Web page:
Tuesday, June 28, 2011

UK and US Road Developments to Ease Freight Congestion

Glasgow and Memphis Get New Roads
Shipping News Feature

SCOTLAND / TENNESSEE – Two new road developments - one about to open, the other just breaking ground – look to alleviate the problems of traffic congestion for the cities of Glasgow, Scotland and Memphis in Tennessee, which will help road freight operators with shipping transportation.

Glasgow today sees the opening of the new stretch of the M74 motorway from 7pm tonight. The new road, which is the second most expensive stretch of road-per-yard ever constructed in the UK at £75,000 ($120,000)/yard, runs for five miles from the existing M74 to the M8 and has come in with a total cost of £657m ($1.05 billion).

The great cost is down to the fact that much of the new motorway has had to been built on elevated causeway over the heart of Glasgow and has required extensive land purchases in expensive real estate.

However, the expense has not dimmed the views of supporters of the project. Scotland’s Infrastructure Secretary, Alex Neil said that:

“The M74 completion is the largest infrastructure project in Scotland. This will mean significant savings for Scottish taxpayers and also that drivers will be able to enjoy the benefits of this crucial piece of infrastructure months ahead of schedule.

“The new route will provide improved access to economic, employment and education opportunities for the people of Scotland. It will also bring enormous potential for further urban regeneration in the west of Scotland, many of which are already in development.”

The new road is expected to help clear the congestion problems that beset Glasgow with its current road structure.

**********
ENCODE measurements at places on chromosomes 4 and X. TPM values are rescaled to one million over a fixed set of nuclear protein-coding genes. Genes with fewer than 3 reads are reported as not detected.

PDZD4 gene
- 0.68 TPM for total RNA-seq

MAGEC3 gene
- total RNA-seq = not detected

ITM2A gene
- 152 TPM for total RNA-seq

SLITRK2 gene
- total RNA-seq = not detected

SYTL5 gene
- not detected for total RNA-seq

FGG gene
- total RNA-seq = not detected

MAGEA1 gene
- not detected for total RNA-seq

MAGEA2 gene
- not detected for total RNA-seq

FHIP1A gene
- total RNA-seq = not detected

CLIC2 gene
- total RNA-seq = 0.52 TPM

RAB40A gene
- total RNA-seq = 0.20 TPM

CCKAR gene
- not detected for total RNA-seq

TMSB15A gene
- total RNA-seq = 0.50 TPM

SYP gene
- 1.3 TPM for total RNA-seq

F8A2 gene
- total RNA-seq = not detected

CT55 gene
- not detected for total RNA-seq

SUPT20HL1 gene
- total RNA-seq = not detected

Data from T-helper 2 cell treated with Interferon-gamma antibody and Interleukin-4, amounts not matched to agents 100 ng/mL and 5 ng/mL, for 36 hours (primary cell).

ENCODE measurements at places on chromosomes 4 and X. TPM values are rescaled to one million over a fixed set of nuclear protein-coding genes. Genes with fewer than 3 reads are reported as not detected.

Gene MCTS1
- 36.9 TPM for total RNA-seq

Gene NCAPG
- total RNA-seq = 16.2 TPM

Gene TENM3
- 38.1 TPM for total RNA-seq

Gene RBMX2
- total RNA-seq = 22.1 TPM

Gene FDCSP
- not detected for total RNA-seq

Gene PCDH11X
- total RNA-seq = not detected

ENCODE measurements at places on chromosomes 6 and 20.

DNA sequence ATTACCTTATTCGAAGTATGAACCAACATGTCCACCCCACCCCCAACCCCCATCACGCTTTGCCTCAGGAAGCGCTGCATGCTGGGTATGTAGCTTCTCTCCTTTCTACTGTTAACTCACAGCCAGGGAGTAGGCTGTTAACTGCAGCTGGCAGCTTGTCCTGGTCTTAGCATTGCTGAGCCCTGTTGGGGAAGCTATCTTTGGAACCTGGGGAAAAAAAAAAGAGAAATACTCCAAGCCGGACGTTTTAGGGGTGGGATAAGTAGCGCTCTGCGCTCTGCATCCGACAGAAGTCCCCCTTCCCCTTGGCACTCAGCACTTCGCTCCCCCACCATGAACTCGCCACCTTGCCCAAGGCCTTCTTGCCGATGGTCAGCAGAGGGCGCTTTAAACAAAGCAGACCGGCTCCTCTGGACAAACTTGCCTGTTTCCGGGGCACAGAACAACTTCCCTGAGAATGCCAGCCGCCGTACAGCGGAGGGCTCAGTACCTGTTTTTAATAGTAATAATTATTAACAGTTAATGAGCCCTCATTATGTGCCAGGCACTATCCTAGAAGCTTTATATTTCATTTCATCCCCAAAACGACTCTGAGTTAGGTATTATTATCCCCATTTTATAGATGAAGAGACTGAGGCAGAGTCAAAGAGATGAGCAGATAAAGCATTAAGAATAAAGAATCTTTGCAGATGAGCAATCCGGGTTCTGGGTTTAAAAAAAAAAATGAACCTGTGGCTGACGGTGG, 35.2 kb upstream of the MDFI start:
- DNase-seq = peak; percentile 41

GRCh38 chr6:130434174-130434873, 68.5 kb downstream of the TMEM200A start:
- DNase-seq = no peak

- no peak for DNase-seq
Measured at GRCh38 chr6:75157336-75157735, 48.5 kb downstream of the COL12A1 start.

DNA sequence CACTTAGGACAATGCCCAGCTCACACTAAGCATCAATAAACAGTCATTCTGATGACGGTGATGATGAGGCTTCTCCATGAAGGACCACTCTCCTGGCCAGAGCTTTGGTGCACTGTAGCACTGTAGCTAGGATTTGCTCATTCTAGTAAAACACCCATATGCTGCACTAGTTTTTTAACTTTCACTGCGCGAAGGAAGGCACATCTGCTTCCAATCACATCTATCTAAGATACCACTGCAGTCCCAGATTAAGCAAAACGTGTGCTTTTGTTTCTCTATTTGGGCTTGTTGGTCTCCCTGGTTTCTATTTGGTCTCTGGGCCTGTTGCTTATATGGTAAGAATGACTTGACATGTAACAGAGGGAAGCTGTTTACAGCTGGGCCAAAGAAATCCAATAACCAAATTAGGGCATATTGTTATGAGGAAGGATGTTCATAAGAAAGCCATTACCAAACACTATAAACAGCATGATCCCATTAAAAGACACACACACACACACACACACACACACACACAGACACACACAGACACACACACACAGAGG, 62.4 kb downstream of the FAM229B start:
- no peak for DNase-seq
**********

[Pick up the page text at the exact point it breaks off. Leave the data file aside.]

Meanwhile, across the pond Highway Administrator Victor Mendez joined state and local officials to break ground on I-269 in north Mississippi, a new interstate highway that will help connect communities in Mississippi to major shipping corridors.

The $19.5 million project (£12.2 million) - the largest highway project in Mississippi - will complete the beltway around Memphis, Tennessee, creating a 25-mile direct connection from the existing I-55/I-69 Interchange to the Tennessee state line and linking major freight routes in the region. The entire I-269 corridor is part of the 1,600-mile long I-69 corridor that will eventually connect Canada to Mexico through the United States.

 U.S. Secretary for Transportation, Ray LaHood, said that:

“This project will bring much needed economic development to northern Mississippi, putting people to work today building a highway that will support the region's economic development tomorrow. And a project like this generates an economic ripple effect as construction companies buy supplies and workers are able to spend paychecks in stores and restaurants.

“In addition to providing a boost to the local economy, the I-269 loop will also eventually reduce congestion and allow the freight that’s so essential to our economy to move more easily through the region.”